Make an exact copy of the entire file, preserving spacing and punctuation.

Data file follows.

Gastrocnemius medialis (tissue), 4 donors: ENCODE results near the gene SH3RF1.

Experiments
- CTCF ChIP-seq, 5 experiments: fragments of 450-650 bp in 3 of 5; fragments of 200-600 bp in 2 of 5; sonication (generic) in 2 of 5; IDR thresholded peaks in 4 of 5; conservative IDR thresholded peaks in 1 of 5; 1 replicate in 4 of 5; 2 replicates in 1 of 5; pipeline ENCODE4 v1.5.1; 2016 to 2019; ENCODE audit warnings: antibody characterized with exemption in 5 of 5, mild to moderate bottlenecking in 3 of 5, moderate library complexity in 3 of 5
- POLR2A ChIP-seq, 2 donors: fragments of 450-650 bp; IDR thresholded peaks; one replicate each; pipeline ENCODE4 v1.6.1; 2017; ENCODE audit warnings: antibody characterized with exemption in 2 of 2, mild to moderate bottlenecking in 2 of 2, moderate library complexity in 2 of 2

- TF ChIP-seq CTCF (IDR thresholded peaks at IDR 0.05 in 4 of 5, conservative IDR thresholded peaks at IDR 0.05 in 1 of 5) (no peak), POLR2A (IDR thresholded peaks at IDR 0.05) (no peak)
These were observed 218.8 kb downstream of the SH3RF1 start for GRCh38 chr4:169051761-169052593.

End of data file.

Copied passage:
Gastrocnemius medialis (tissue), 4 donors: ENCODE results near the gene SH3RF1.

Experiments
- CTCF ChIP-seq, 5 experiments: fragments of 450-650 bp in 3 of 5; fragments of 200-600 bp in 2 of 5; sonication (generic) in 2 of 5; IDR thresholded peaks in 4 of 5; conservative IDR thresholded peaks in 1 of 5; 1 replicate in 4 of 5; 2 replicates in 1 of 5; pipeline ENCODE4 v1.5.1; 2016 to 2019; ENCODE audit warnings: antibody characterized with exemption in 5 of 5, mild to moderate bottlenecking in 3 of 5, moderate library complexity in 3 of 5
- POLR2A ChIP-seq, 2 donors: fragments of 450-650 bp; IDR thresholded peaks; one replicate each; pipeline ENCODE4 v1.6.1; 2017; ENCODE audit warnings: antibody characterized with exemption in 2 of 2, mild to moderate bottlenecking in 2 of 2, moderate library complexity in 2 of 2

- TF ChIP-seq CTCF (IDR thresholded peaks at IDR 0.05 in 4 of 5, conservative IDR thresholded peaks at IDR 0.05 in 1 of 5) (no peak), POLR2A (IDR thresholded peaks at IDR 0.05) (no peak)
These were observed 218.8 kb downstream of the SH3RF1 start for GRCh38 chr4:169051761-169052593.